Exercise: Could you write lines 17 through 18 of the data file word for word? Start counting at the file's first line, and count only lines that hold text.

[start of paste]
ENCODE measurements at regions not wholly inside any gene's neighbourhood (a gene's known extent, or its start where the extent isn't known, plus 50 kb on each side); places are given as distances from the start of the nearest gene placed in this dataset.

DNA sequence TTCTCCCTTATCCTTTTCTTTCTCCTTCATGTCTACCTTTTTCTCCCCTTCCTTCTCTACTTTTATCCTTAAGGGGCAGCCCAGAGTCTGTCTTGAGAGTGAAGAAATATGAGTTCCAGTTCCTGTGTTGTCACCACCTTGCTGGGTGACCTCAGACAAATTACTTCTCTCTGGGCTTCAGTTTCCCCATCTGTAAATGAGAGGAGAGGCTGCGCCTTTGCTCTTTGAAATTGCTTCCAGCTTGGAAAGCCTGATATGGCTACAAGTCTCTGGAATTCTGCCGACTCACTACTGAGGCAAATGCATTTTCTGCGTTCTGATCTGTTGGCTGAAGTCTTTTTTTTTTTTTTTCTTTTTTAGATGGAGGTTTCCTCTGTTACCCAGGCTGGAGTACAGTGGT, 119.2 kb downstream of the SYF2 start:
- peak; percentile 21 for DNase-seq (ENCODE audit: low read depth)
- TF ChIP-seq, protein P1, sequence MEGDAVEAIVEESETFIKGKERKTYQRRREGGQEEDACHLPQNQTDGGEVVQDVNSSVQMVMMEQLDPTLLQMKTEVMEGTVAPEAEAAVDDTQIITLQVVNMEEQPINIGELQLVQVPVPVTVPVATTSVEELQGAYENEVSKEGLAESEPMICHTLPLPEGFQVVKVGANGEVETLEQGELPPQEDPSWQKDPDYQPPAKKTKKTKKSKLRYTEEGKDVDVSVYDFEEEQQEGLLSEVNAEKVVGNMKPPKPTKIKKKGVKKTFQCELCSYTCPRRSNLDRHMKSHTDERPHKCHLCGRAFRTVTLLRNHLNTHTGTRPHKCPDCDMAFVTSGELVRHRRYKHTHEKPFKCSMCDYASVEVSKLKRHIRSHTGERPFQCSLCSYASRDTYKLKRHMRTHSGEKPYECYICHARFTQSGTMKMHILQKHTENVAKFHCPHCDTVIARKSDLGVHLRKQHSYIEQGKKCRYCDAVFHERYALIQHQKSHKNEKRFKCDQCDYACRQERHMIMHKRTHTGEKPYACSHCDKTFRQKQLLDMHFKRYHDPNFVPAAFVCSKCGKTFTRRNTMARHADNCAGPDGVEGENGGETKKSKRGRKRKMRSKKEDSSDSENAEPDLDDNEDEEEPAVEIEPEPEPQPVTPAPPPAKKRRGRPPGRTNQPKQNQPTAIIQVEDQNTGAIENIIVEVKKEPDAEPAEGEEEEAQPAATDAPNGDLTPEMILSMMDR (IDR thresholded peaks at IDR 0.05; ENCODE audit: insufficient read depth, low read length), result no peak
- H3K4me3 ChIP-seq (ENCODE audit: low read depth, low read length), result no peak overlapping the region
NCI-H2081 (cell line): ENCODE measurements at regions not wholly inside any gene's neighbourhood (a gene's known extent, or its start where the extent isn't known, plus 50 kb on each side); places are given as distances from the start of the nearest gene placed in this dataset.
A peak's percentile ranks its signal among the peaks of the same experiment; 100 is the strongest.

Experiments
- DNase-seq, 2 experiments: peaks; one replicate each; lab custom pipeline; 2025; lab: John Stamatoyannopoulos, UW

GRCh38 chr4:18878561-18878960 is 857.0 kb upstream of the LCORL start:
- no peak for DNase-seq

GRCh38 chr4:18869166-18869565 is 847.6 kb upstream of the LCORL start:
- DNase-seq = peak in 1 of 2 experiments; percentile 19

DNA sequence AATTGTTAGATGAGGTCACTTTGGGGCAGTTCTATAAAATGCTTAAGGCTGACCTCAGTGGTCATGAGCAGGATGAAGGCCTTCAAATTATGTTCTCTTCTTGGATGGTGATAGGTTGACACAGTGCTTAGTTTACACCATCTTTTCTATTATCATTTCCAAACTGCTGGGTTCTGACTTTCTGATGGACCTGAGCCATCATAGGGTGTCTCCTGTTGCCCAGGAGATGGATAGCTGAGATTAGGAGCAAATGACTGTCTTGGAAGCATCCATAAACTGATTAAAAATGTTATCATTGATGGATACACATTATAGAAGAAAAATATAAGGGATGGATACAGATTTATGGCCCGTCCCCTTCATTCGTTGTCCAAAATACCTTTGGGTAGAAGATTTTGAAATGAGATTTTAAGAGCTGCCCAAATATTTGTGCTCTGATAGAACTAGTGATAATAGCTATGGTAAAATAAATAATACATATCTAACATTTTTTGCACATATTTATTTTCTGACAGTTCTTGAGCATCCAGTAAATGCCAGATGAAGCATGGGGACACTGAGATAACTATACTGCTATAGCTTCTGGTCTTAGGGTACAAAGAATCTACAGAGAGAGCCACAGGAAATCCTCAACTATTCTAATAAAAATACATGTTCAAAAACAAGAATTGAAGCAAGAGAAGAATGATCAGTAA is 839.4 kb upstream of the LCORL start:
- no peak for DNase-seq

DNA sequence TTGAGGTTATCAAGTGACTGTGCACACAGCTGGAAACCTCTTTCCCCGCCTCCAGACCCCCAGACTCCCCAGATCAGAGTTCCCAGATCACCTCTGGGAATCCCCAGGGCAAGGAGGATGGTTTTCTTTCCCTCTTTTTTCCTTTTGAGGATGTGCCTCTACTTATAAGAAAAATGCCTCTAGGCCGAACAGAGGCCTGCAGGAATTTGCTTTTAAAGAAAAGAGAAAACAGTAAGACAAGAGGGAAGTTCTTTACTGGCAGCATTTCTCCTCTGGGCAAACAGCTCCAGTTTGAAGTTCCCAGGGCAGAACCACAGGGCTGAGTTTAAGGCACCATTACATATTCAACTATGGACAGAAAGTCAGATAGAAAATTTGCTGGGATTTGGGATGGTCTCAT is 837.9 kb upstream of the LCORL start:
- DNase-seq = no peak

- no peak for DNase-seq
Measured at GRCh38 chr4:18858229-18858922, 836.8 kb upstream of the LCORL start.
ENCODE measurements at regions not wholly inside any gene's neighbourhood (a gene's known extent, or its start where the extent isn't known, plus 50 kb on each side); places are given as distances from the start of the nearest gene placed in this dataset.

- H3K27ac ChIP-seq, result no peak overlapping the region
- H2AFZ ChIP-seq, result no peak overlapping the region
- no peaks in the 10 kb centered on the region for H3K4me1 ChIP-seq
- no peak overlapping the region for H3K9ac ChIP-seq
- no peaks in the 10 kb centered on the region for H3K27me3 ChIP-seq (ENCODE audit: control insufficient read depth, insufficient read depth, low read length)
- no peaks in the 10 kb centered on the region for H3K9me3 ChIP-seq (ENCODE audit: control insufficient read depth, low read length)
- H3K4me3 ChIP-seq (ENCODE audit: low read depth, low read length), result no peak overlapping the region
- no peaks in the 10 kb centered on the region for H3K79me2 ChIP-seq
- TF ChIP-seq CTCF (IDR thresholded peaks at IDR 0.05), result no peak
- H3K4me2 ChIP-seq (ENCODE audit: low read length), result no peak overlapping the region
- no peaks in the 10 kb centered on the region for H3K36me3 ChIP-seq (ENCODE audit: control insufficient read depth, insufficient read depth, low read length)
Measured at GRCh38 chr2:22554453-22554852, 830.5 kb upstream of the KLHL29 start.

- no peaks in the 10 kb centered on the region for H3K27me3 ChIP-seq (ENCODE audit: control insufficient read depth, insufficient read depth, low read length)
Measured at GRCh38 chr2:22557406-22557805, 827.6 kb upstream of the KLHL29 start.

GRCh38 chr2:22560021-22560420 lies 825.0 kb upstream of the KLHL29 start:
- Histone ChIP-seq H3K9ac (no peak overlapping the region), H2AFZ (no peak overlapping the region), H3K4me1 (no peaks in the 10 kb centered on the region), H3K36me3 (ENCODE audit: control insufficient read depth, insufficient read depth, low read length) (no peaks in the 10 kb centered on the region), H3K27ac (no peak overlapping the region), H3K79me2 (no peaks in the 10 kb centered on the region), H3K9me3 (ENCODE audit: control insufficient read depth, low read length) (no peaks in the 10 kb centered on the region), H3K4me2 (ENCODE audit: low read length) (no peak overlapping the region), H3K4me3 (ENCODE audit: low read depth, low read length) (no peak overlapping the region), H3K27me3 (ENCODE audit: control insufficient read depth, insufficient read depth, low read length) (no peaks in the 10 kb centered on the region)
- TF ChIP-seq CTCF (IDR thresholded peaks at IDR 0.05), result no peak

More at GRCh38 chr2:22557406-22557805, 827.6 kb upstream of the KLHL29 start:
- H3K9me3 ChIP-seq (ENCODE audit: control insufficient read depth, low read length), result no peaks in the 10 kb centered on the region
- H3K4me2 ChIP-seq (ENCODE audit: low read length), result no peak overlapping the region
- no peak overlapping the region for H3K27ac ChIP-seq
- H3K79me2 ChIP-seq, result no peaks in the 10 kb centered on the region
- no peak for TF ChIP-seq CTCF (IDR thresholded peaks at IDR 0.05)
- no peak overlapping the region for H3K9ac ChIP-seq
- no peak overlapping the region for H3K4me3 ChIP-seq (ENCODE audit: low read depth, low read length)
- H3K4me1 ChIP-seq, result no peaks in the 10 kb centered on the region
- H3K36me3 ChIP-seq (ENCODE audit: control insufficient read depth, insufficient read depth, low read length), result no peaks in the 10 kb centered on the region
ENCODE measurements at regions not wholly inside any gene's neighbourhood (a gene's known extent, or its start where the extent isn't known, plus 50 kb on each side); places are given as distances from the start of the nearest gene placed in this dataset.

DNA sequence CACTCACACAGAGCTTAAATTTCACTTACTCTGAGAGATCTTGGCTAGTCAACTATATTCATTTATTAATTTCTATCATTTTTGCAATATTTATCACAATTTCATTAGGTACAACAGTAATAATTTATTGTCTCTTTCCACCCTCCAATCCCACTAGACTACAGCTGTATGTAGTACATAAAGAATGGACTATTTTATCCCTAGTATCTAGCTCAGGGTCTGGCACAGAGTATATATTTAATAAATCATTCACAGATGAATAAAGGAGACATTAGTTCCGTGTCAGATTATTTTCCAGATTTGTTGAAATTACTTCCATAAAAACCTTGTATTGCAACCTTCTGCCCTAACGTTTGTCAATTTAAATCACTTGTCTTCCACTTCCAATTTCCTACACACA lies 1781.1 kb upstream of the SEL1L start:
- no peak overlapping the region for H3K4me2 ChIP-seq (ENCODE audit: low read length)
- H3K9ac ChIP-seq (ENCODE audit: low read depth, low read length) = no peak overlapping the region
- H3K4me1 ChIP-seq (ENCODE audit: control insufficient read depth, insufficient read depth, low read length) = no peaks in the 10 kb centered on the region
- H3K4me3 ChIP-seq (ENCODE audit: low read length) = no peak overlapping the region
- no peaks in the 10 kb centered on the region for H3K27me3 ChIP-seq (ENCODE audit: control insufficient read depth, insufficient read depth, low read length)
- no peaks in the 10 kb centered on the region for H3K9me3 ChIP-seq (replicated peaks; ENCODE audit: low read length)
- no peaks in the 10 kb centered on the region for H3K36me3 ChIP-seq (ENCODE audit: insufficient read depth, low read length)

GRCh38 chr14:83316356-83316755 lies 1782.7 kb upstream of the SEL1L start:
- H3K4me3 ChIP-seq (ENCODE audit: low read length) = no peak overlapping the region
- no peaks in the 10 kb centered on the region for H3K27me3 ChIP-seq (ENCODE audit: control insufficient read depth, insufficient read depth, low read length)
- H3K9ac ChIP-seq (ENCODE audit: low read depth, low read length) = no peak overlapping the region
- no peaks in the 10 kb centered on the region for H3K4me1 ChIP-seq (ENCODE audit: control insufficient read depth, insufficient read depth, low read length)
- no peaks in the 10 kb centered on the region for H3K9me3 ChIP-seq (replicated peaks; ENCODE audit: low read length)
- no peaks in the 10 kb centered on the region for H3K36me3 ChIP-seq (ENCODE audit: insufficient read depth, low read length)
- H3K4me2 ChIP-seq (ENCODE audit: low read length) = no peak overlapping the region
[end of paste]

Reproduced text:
- DNase-seq = no peak

- no peak for DNase-seq